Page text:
After buying an off-grid cabin we considered installing an off-grid solar electric system and were actually leaning toward doing so for a few months but, ultimately, decided against it and connected to the grid. We can see this being a good option for some people and never needing to pay an electric bill is certainly appealing, but it just isn’t for us. Here are five reasons why we decided to go on the grid.
1. A solar electric system didn’t align with our financial goals.
After quite a bit of research, we did some math on what the financial impact of a solar electric system would be and decided it wouldn’t get us where we want to be as soon as going on the grid would. We factored in everything from daylight hours to whether we would have a microwave or not to what kind of system we would want and then compared the cost of it to the cost of being on the grid and calculated a payback period and came up with eight years. There are two significant things about eight years, they are:
- Eight years is the approximate life expectancy of the batteries so just when the system had paid for itself, it would likely need another major investment.
- We want to save as much as we can in five years to put toward building a house and eight years is longer than our planned timeline for saving to build our house.
Not everyone has the same financial goals and the cost of electricity from the grid varies based on location. It is also true that many people who choose to be off the grid know that it won’t be financially beneficial.
2. In northern Minnesota, days are quite short in the winter.
When you live closer to the North Pole than the equator the days get pretty short during the winter. While we love winter and snow and don’t even mind the cold, the lack of sunshine is admittedly a downfall and it would be felt even more so if we depended on the sun for our electricity. It’s also not uncommon to have a long string of overcast days during the winter where we live so that makes it a lot worse. In order to have the amount of electricity we want to be able to use in the winter, a backup generator would’ve been needed increasing both the cost of the system and the amount of required maintenance. At a different latitude or in a different climate this factor may be more favorable to solar production so where you live is something to consider in deciding whether or not to choose solar power, either off-grid or grid-tied.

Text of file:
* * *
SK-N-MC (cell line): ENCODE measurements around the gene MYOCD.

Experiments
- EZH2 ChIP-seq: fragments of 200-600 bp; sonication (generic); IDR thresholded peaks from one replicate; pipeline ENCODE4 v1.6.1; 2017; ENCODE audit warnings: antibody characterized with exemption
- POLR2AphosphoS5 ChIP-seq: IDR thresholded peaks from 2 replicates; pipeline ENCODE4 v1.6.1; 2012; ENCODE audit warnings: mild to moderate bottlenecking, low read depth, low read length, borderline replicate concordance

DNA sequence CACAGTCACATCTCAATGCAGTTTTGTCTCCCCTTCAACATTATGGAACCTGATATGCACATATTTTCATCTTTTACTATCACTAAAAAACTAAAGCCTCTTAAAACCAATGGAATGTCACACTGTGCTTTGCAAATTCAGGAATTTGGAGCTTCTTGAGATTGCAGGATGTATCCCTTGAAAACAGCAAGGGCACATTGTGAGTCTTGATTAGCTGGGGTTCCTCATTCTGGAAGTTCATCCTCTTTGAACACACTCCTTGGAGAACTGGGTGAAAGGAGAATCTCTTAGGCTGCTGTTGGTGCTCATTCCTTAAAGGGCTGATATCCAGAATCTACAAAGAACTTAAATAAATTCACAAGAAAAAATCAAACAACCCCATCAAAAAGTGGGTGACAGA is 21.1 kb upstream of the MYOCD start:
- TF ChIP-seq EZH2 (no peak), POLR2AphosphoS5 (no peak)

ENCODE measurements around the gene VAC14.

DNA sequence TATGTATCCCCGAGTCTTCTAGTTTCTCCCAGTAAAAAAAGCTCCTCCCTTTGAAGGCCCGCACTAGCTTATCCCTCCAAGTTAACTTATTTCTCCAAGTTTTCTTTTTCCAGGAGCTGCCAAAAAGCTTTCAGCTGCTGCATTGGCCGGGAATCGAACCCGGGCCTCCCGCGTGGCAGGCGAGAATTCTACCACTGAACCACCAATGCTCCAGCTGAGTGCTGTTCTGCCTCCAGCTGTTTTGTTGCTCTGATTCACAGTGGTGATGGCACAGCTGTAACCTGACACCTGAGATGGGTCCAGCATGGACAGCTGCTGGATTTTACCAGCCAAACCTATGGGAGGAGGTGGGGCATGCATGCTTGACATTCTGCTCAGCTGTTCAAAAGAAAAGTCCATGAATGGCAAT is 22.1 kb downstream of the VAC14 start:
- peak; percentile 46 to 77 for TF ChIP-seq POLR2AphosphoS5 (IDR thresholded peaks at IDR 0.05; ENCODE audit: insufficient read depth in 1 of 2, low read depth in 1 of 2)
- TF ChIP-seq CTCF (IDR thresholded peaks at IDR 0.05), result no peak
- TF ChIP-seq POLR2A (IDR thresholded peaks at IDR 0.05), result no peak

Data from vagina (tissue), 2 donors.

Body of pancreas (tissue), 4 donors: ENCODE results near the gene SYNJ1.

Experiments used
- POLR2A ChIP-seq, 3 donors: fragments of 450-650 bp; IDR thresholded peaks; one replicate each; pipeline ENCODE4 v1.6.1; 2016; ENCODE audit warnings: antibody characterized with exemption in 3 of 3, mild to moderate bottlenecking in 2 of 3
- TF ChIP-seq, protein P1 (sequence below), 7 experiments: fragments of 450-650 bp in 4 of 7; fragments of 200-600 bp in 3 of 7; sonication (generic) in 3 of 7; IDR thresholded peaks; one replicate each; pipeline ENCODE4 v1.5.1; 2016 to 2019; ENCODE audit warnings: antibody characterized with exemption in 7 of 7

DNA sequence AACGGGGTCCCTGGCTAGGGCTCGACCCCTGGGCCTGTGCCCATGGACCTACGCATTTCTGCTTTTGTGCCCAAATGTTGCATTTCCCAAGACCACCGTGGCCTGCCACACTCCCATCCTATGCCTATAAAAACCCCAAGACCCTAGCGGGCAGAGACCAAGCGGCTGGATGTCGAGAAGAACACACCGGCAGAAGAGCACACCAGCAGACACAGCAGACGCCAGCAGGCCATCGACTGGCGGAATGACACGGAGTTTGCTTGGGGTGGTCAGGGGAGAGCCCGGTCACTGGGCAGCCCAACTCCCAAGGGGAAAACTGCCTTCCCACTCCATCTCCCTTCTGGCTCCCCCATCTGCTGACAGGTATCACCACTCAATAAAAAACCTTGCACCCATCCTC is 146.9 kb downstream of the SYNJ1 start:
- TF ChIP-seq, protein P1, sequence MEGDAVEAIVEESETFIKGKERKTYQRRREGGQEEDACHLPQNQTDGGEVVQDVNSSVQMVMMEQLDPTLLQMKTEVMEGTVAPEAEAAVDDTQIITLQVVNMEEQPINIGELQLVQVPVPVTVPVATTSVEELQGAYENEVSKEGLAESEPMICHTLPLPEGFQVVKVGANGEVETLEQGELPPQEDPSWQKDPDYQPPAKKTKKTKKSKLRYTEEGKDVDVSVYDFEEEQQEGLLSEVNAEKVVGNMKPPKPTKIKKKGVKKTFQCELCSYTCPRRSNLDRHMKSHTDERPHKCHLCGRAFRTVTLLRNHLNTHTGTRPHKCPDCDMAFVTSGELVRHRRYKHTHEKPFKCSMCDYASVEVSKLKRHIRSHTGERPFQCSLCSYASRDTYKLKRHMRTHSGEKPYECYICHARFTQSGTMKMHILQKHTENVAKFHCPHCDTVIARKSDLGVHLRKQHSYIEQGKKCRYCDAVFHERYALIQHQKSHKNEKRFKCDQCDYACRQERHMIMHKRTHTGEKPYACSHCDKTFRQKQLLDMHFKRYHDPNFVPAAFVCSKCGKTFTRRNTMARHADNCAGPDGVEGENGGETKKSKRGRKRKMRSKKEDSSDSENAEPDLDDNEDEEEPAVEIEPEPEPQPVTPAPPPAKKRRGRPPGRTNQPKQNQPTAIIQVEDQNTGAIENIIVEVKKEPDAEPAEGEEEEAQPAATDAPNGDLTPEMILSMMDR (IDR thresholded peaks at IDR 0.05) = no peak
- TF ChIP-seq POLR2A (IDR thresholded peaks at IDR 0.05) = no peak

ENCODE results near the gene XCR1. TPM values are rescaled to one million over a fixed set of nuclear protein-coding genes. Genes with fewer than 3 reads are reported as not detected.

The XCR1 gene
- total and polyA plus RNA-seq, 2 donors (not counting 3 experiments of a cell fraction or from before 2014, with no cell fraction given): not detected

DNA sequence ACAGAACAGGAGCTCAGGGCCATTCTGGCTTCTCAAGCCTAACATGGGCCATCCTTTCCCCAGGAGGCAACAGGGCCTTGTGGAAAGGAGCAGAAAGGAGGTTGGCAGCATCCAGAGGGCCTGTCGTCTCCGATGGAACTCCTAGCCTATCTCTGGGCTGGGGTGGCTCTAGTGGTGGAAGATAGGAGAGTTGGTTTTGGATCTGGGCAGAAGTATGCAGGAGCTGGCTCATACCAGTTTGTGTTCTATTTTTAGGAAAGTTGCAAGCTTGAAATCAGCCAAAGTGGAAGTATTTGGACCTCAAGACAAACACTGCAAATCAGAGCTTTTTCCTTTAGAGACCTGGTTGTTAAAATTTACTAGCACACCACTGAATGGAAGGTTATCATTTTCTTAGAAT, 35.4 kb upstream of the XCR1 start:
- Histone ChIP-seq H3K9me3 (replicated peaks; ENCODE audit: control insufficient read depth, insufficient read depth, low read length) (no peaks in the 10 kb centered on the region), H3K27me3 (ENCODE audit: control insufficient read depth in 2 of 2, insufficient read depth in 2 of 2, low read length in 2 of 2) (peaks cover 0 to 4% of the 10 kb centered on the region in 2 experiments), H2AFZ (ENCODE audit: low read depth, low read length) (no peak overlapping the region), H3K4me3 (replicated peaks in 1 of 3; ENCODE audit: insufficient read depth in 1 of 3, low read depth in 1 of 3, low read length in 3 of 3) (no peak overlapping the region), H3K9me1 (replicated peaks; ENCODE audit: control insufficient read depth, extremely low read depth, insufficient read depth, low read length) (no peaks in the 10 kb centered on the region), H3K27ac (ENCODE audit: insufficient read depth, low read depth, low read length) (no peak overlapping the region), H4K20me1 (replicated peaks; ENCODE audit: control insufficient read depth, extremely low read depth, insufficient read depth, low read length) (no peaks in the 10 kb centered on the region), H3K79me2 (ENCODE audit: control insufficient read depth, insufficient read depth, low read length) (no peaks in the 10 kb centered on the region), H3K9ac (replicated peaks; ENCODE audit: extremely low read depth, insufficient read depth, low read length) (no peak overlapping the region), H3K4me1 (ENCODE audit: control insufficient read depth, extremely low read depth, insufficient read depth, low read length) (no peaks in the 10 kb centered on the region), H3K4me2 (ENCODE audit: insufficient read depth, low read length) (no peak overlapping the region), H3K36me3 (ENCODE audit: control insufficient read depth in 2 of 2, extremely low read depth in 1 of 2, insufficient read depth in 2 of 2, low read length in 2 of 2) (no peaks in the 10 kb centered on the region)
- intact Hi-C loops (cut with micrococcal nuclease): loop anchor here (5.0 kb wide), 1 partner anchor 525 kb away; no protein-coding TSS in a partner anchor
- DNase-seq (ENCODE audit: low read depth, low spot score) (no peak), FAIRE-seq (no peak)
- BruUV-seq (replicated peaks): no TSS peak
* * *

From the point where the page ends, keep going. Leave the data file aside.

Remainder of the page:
3. We didn’t want to be limited by lack of electricity.
We have a wide and ever-growing variety of interests and hobbies and didn’t want a lack of energy stored in our batteries to limit us from doing something. For example, Bailey likes to make all kinds of art and one medium she does, pyrography (aka woodburning), can take a significant amount of electricity, or I might want to start a home business that involves welding. We didn’t want to take these possibilities away because we made a limiting choice. Something we’re doing now that uses a lot of electricity is baking bread in an electric bread-maker. If you know what you want to do with your free time and it doesn’t involve a lot of electricity this may not be an issue for you, but we want to keep our options open.
4. Experienced people in our circles recommended against it.
Family and friends of family who had lived off the grid and had solar electric systems told us that if they were in our situation they would not choose an off-grid system. When the people that you know who have lived with off-grid electric systems recommend against it that says something that reading about it on the internet or in a book can’t. Even though we don’t always listen to other people we decided to this time. If you know someone who is living with off-grid solar power talk to them about it before making your decision.
5. We would rather spend our time on things other than electricity.
You’ve heard the old saying “time is money” and it rings true in the realm of electricity as well. Solar panels are fairly low maintenance, but batteries require maintenance and solar panels need to be cleaned of dust and pollen and in our climate, snow. All of this takes time and there are a lot of things we want to do with our time from gardening to writing to building to having bonfires with friends, but making sure the batteries are topped off with distilled water didn’t make the list. In the end, this was one of the biggest factors in our decision. We decided we would rather trade some of our money for electricity than trade some of our time for it.
If you’re considering whether you want to be on the grid or off the grid, these are some of the things you should consider and you may or may not come to the same conclusion as we did and that’s okay. If we lived farther south, in a different climate or had different financial goals we might have stayed off the grid ourselves. We will also probably get grid-tied solar panels at some point, possibly when we build our house, so that we can save money on our electric bill.
If you want to read about off-grid solar from someone who decided it was for them check out Getting Started with Solar Power from Accidental Hippies.
Whether off the grid or on, electricity is a wonderful thing and something we have a greater appreciation for now than we did before living without it for 9 months.